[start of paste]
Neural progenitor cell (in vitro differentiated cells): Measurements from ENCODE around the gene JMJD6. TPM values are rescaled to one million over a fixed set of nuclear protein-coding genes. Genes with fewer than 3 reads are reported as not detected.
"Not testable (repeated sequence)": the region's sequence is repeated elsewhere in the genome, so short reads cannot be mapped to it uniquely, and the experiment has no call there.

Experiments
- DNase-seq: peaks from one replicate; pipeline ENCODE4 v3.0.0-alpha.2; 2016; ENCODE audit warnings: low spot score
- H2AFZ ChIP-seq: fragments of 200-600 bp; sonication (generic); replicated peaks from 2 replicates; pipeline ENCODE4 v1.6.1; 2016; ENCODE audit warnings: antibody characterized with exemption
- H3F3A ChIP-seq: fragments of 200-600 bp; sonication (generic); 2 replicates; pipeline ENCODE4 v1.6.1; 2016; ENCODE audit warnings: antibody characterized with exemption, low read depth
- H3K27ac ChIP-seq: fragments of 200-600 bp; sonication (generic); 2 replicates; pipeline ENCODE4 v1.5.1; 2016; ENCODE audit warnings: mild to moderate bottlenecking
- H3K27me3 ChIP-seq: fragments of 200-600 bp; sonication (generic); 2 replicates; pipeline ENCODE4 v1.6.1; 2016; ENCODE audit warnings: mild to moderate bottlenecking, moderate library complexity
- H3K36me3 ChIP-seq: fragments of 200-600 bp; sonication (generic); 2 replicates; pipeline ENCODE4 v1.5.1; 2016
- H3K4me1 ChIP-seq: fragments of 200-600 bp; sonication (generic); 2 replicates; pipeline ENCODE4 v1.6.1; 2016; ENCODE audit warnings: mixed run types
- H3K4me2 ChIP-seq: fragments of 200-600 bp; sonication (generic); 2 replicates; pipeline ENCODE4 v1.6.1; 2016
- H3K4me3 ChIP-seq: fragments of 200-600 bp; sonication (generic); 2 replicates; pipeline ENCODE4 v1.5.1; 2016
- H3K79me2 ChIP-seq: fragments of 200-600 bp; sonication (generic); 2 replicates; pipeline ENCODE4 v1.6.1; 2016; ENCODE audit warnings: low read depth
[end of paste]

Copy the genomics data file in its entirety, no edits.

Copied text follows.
Neural progenitor cell (in vitro differentiated cells): Measurements from ENCODE around the gene JMJD6. TPM values are rescaled to one million over a fixed set of nuclear protein-coding genes. Genes with fewer than 3 reads are reported as not detected.
"Not testable (repeated sequence)": the region's sequence is repeated elsewhere in the genome, so short reads cannot be mapped to it uniquely, and the experiment has no call there.

Experiments
- DNase-seq: peaks from one replicate; pipeline ENCODE4 v3.0.0-alpha.2; 2016; ENCODE audit warnings: low spot score
- H2AFZ ChIP-seq: fragments of 200-600 bp; sonication (generic); replicated peaks from 2 replicates; pipeline ENCODE4 v1.6.1; 2016; ENCODE audit warnings: antibody characterized with exemption
- H3F3A ChIP-seq: fragments of 200-600 bp; sonication (generic); 2 replicates; pipeline ENCODE4 v1.6.1; 2016; ENCODE audit warnings: antibody characterized with exemption, low read depth
- H3K27ac ChIP-seq: fragments of 200-600 bp; sonication (generic); 2 replicates; pipeline ENCODE4 v1.5.1; 2016; ENCODE audit warnings: mild to moderate bottlenecking
- H3K27me3 ChIP-seq: fragments of 200-600 bp; sonication (generic); 2 replicates; pipeline ENCODE4 v1.6.1; 2016; ENCODE audit warnings: mild to moderate bottlenecking, moderate library complexity
- H3K36me3 ChIP-seq: fragments of 200-600 bp; sonication (generic); 2 replicates; pipeline ENCODE4 v1.5.1; 2016
- H3K4me1 ChIP-seq: fragments of 200-600 bp; sonication (generic); 2 replicates; pipeline ENCODE4 v1.6.1; 2016; ENCODE audit warnings: mixed run types
- H3K4me2 ChIP-seq: fragments of 200-600 bp; sonication (generic); 2 replicates; pipeline ENCODE4 v1.6.1; 2016
- H3K4me3 ChIP-seq: fragments of 200-600 bp; sonication (generic); 2 replicates; pipeline ENCODE4 v1.5.1; 2016
- H3K79me2 ChIP-seq: fragments of 200-600 bp; sonication (generic); 2 replicates; pipeline ENCODE4 v1.6.1; 2016; ENCODE audit warnings: low read depth